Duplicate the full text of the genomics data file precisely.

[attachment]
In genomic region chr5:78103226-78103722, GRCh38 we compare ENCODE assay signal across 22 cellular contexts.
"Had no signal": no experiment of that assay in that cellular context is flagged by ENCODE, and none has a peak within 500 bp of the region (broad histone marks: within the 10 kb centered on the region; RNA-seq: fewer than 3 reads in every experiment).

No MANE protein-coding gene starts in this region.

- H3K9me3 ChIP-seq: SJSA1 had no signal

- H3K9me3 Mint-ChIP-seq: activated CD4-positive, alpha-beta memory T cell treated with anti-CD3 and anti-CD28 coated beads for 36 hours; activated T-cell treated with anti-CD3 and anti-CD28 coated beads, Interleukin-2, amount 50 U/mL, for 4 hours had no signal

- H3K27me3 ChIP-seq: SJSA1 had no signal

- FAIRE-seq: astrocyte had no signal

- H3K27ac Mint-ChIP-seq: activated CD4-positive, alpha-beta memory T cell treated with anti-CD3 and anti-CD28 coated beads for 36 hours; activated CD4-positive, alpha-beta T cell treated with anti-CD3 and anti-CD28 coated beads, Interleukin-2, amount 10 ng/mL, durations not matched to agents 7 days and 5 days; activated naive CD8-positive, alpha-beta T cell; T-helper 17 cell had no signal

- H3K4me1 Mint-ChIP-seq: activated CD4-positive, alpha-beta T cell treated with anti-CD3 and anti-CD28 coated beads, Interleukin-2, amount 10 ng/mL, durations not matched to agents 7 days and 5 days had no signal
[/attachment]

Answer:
In genomic region chr5:78103226-78103722, GRCh38 we compare ENCODE assay signal across 22 cellular contexts.
"Had no signal": no experiment of that assay in that cellular context is flagged by ENCODE, and none has a peak within 500 bp of the region (broad histone marks: within the 10 kb centered on the region; RNA-seq: fewer than 3 reads in every experiment).

No MANE protein-coding gene starts in this region.

- H3K9me3 ChIP-seq: SJSA1 had no signal

- H3K9me3 Mint-ChIP-seq: activated CD4-positive, alpha-beta memory T cell treated with anti-CD3 and anti-CD28 coated beads for 36 hours; activated T-cell treated with anti-CD3 and anti-CD28 coated beads, Interleukin-2, amount 50 U/mL, for 4 hours had no signal

- H3K27me3 ChIP-seq: SJSA1 had no signal

- FAIRE-seq: astrocyte had no signal

- H3K27ac Mint-ChIP-seq: activated CD4-positive, alpha-beta memory T cell treated with anti-CD3 and anti-CD28 coated beads for 36 hours; activated CD4-positive, alpha-beta T cell treated with anti-CD3 and anti-CD28 coated beads, Interleukin-2, amount 10 ng/mL, durations not matched to agents 7 days and 5 days; activated naive CD8-positive, alpha-beta T cell; T-helper 17 cell had no signal

- H3K4me1 Mint-ChIP-seq: activated CD4-positive, alpha-beta T cell treated with anti-CD3 and anti-CD28 coated beads, Interleukin-2, amount 10 ng/mL, durations not matched to agents 7 days and 5 days had no signal